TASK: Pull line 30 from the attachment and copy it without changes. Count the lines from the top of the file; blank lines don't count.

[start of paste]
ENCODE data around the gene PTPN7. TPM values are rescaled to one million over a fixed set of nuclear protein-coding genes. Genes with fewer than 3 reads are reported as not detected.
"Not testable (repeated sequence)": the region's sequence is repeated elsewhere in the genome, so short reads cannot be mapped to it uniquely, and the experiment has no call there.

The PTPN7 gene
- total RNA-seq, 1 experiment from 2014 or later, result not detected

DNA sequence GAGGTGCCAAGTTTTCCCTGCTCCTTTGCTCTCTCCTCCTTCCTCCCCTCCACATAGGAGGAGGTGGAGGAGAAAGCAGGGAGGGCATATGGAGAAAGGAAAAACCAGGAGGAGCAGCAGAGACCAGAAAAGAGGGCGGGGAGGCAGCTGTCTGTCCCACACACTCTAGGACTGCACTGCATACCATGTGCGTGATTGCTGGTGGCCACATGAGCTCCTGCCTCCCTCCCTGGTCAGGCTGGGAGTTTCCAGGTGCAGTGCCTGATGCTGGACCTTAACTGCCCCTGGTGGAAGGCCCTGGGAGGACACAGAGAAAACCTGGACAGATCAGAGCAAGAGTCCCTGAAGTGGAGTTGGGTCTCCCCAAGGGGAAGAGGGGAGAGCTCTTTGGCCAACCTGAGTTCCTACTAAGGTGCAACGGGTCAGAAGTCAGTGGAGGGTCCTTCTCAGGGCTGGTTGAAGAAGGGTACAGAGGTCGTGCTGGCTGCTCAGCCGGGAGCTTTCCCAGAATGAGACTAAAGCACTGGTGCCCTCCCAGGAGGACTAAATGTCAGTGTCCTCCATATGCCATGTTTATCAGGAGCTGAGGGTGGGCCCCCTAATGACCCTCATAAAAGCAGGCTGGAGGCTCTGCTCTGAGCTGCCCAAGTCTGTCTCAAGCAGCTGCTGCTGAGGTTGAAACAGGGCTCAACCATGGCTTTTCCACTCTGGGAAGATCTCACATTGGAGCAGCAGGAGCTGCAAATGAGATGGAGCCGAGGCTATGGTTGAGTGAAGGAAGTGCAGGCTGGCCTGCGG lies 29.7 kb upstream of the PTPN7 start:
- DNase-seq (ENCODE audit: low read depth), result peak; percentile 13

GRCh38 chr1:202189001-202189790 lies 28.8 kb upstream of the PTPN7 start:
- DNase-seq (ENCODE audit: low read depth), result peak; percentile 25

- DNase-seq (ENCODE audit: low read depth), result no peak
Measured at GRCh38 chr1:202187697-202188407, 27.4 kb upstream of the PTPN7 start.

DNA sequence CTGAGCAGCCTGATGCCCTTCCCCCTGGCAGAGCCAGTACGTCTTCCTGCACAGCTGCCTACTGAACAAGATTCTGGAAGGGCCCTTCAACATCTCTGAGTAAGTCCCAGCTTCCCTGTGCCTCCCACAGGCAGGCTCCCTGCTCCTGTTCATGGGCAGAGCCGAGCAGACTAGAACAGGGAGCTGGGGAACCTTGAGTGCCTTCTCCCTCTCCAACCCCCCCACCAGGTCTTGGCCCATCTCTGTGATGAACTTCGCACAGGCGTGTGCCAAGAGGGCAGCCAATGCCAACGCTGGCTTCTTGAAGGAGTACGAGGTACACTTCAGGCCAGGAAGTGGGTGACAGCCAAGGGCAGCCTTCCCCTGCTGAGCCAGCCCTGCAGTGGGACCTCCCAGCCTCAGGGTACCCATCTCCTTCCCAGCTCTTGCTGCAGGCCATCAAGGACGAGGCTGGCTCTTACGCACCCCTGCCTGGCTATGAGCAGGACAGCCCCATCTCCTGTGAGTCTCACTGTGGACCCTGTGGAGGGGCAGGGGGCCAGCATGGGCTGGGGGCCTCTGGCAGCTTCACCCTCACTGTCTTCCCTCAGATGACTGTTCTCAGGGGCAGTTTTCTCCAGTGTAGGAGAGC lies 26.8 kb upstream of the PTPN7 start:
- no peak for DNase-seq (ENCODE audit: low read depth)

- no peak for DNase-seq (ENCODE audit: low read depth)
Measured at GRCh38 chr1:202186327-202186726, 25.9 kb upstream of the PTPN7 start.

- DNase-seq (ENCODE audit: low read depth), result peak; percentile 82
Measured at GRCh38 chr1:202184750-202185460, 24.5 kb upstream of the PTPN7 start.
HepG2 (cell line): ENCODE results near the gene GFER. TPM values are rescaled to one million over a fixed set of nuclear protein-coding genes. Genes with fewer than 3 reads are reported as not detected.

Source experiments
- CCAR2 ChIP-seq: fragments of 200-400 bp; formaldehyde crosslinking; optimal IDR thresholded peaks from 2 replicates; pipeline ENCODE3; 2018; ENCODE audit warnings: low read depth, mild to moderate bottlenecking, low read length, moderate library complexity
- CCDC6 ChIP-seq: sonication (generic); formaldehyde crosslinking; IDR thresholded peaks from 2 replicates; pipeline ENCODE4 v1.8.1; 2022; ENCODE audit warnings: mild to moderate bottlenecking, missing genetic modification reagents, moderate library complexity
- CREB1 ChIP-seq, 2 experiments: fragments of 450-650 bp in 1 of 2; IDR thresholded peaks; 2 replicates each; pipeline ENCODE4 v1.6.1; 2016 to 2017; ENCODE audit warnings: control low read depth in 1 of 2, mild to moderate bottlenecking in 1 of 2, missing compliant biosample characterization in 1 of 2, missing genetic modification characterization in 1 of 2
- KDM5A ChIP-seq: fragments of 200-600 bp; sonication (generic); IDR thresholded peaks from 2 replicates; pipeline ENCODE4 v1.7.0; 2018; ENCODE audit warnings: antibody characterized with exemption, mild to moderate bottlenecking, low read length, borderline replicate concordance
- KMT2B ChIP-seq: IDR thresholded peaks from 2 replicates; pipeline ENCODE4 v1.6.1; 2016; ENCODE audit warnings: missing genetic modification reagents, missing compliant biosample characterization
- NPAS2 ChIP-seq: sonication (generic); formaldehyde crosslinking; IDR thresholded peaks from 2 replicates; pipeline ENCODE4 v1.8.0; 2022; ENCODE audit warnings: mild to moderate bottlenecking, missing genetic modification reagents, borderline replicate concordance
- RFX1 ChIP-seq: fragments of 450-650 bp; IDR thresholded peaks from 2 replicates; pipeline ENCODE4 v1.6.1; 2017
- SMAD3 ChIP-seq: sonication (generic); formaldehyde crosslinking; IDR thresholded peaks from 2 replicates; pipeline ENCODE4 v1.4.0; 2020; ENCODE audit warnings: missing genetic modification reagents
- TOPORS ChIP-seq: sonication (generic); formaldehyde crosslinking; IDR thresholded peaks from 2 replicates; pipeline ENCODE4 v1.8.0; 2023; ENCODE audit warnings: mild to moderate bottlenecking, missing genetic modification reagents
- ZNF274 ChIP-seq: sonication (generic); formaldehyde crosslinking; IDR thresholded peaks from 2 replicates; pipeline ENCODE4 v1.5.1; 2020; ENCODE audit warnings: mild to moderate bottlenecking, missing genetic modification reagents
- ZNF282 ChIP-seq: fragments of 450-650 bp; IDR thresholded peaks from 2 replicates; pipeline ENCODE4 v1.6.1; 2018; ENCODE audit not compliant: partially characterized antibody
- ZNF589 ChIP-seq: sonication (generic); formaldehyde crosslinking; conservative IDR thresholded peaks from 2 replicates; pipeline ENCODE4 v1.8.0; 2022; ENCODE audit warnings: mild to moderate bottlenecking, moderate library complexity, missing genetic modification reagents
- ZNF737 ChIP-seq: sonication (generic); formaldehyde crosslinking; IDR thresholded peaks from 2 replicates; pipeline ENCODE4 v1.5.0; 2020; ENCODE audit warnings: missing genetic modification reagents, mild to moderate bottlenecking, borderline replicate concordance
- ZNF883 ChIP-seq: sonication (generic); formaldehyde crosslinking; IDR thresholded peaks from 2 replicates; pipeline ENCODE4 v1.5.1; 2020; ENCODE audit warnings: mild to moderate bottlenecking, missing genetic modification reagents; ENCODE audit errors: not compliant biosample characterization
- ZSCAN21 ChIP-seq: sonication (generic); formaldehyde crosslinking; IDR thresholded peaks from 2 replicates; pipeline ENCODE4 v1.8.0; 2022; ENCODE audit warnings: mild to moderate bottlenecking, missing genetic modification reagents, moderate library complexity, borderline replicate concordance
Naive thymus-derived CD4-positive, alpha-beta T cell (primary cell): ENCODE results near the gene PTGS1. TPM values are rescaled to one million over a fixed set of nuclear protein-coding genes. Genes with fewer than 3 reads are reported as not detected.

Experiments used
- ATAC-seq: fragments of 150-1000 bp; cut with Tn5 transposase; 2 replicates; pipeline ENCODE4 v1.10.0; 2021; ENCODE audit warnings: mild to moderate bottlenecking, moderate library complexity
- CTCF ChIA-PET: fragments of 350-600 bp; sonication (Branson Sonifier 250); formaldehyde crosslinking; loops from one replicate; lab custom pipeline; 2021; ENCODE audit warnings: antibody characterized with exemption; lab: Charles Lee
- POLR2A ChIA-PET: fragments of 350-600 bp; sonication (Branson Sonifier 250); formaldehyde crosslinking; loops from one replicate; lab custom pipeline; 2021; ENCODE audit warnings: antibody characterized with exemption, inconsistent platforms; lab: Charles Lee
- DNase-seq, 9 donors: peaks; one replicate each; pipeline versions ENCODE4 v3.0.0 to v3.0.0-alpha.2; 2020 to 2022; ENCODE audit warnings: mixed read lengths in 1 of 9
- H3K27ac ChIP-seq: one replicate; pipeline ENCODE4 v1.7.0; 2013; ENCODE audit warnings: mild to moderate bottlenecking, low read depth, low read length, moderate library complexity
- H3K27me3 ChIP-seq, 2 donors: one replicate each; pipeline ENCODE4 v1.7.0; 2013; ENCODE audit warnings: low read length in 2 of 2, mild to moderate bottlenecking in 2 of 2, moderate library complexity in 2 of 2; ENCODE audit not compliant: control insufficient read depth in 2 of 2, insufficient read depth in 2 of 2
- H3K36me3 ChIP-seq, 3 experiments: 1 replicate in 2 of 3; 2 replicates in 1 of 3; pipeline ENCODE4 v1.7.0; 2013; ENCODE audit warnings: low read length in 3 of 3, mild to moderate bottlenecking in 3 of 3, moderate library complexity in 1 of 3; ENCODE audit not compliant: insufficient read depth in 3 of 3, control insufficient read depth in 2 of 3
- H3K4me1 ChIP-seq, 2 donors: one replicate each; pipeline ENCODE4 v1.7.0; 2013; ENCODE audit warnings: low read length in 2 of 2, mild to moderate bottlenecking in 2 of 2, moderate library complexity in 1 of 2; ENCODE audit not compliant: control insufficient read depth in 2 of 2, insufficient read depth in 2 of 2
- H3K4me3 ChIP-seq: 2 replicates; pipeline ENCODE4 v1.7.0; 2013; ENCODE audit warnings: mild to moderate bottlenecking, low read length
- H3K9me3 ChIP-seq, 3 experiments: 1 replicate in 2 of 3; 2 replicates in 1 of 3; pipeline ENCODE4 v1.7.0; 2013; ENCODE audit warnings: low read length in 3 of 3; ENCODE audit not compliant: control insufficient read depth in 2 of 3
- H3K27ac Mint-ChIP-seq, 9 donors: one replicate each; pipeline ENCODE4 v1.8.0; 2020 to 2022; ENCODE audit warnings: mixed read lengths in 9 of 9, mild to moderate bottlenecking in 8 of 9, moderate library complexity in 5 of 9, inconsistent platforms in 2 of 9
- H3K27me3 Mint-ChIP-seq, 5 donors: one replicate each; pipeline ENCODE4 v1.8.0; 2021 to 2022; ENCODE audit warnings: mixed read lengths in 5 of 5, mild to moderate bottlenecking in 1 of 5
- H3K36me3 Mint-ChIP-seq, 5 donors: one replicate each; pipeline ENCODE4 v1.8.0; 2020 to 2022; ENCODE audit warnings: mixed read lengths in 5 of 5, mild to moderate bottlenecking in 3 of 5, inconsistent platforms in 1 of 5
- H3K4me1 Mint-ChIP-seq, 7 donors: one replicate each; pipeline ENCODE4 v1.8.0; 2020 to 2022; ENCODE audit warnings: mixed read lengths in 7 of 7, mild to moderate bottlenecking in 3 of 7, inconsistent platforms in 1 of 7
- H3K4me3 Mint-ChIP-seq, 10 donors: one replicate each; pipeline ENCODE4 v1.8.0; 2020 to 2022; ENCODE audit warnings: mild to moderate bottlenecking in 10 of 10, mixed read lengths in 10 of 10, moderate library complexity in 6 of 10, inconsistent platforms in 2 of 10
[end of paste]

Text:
- ZNF589 ChIP-seq: sonication (generic); formaldehyde crosslinking; conservative IDR thresholded peaks from 2 replicates; pipeline ENCODE4 v1.8.0; 2022; ENCODE audit warnings: mild to moderate bottlenecking, moderate library complexity, missing genetic modification reagents